By banning Mads Gilbert, a Norwegian doctor, from Gaza, Israel is ridiculing itself.
I first met Dr Mads Gilbert in November 2011, almost exactly three years ago. I was a medical student in my 4th year at the time, and I had just begun clinical training. Dr. Mads was on a visit to the Gaza Strip, one of many to Gaza and the West Bank he undertakes regularly to tutor medical students and doctors on how to deal with trauma and cope with the stress of war. I remember his lectern was on the left side of the hall. My seat was on the far right. At the time, I had not heard of the man, and while he was preparing his slideshow, a friend and I tried to guess his age. We were shocked that he was in his seventh decade; whatever toll the years had exacted on his body, he compensated for in enthusiasm and spirit.
He came back to help during the second Israeli assault on Gaza in 2010 and stayed for the duration of the last assault this summer. I met him then in June, two weeks that assault started. It took me a few seconds to recall his face and name, enough for him to preempt me. “I recognize you. You are the guy in the photo,” he told me, referring to a selfie we shared back in 2011, long before selfies became “cool”. I used the opportunity to ask him to tell my friends a story I remembered him telling during that long lecture in Gaza. Mustafa was a Palestinian child who lost his mother and his right arm to an Israeli bomb during the siege of Beirut. Dr. Mads helped the boy for few days, but as soon as he was able to stand, Mustafa started helping his doctor taking care of other victims. A special bond was established. Thirty years later he still remembers the boy, but he has lost touch. He still uses visits to Lebanon to look for Mustafa, he even prints his photo and distributes copies to anyone who might have once known the boy.
When the war on Gaza erupted in July, Dr. Mads was at Shifa hospital; he was a medic, a doctor, an anaesthesiologist, an activist, a promoter of human rights and a human being. When all ventilators were busy, he manually helped a seriously injured child breathe for more than 15 minutes. There was no complaint. When a girl who had just lost several family members collapsed, he stayed by her side until she was back on her feet. And when twin sisters were injured by artillery shrapnel he personally made sure their wounds were neatly stitched and all the metal removed.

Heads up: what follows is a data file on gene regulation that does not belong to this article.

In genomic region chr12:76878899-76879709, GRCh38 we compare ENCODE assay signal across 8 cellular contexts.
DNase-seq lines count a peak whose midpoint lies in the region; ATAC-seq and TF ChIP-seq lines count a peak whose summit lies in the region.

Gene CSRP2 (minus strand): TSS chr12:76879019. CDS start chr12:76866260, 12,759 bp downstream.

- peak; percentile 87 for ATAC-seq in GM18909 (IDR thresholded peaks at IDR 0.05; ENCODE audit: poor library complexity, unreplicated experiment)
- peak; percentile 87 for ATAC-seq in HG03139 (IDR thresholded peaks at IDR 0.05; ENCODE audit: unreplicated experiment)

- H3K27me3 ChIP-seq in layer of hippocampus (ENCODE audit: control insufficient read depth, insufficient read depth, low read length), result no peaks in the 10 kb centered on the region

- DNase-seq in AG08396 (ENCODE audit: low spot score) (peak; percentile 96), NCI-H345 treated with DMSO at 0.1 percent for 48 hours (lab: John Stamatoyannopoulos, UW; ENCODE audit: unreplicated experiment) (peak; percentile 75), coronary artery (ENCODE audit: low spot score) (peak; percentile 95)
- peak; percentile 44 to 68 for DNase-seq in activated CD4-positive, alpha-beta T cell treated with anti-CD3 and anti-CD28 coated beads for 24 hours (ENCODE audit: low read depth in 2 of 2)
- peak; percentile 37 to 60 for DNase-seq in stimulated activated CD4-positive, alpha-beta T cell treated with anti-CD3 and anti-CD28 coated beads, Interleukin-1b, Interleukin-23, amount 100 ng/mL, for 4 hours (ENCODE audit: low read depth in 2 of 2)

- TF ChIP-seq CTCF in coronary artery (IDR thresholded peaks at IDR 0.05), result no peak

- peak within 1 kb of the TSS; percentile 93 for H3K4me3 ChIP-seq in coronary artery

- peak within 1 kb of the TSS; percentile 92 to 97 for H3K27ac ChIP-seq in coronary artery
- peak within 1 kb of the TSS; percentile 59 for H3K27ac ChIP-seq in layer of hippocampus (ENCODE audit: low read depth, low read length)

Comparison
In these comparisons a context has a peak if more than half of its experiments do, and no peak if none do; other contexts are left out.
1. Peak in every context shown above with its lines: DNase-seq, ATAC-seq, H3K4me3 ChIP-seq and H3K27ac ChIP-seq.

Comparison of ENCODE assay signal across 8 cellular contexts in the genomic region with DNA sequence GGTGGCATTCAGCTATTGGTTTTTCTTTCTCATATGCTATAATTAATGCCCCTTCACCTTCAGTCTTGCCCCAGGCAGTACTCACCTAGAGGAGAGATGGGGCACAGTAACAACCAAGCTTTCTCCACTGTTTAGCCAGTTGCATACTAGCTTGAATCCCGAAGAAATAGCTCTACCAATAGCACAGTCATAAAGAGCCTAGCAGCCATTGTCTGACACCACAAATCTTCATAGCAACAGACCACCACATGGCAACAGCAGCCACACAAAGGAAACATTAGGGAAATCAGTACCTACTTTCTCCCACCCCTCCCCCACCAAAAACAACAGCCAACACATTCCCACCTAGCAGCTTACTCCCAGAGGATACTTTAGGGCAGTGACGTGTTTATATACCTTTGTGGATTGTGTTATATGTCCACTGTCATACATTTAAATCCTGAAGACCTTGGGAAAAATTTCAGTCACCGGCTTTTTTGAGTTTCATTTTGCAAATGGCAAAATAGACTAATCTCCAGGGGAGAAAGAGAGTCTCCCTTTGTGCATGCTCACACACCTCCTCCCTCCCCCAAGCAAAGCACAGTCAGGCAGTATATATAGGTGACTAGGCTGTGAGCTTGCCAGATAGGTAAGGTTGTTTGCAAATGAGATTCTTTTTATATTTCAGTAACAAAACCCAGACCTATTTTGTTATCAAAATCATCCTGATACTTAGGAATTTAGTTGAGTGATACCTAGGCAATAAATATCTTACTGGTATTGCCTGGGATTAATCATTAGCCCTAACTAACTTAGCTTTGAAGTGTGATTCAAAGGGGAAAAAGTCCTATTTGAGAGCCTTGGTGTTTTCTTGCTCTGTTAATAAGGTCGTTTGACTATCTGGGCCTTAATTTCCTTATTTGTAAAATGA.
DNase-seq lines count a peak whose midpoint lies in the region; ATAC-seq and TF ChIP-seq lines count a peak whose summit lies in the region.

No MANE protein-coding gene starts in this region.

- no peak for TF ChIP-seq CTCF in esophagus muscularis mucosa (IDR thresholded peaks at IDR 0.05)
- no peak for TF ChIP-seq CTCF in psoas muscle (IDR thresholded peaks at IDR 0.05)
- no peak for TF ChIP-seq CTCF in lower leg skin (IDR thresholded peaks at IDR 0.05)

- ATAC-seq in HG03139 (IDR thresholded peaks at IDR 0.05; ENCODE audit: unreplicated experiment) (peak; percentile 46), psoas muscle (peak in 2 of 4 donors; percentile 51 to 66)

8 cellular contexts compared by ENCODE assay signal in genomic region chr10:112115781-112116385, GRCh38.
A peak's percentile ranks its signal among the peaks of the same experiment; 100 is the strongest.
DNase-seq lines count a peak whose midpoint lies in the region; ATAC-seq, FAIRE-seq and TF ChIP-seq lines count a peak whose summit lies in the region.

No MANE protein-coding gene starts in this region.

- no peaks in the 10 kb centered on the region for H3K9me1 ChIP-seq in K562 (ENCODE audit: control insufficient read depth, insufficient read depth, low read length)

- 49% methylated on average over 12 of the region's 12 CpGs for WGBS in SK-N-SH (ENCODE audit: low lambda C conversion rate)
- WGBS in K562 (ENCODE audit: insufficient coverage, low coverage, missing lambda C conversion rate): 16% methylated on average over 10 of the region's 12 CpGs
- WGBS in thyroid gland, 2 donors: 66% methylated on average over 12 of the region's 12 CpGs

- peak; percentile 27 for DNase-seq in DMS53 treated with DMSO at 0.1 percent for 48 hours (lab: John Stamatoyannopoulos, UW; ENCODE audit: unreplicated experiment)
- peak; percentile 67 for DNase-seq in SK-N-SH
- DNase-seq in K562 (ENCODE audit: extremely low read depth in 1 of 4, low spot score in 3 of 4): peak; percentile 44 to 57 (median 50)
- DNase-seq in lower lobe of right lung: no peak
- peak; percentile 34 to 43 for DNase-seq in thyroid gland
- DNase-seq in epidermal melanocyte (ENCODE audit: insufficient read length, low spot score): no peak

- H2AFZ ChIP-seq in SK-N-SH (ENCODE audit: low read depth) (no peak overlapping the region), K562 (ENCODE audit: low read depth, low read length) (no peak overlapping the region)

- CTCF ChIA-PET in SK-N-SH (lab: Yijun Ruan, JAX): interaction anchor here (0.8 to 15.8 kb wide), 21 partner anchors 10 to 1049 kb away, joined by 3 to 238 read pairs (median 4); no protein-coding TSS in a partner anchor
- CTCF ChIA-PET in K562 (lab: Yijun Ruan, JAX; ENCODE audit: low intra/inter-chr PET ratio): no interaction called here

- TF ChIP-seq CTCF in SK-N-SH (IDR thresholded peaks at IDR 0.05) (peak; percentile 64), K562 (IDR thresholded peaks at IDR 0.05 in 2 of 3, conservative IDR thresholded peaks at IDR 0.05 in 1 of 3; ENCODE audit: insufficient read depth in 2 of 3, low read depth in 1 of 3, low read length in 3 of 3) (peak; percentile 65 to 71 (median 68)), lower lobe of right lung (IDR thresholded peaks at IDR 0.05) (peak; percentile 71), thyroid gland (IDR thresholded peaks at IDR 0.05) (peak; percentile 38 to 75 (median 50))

He was compassionate and sympathetic. And he hated pain; he always carried syringes filled with Ketamine – a sedative/anaesthetic – for emergencies. During Ramadan he fasted with us. He didn’t have to, but he did so out of respect. When the flow of injuries was light he would use the time to conduct interviews, or tutor medical staff on ways to conserve already short medical supplies. Human rights were his focus. Politics didn’t matter to him; what mattered were people.
The eighth night of the war was busy. We couldn’t take a break until two am. We drank coffee together and shared our views on the situation. In his opinion, Israel was committing three major war crimes in Gaza. The siege, the targeting of civilians, and the disproportionate use of force. These were all war crimes, he said. Israeli impunity had to end and the criminals responsible must be brought to justice.
That was the Mads Gilbert I knew, and that is the Mads Gilbert Israel recently banned for life from entry to Gaza, citing “security concerns”.
By banning this 67-year-old doctor, Israel not only ridicules itself but insults all humanity. Still, it is good to know that all the most sophisticated weaponry in the world is no match for a free spirit.
This article appeared on al-Araby al-Jadeed on the 20th of November 2014 here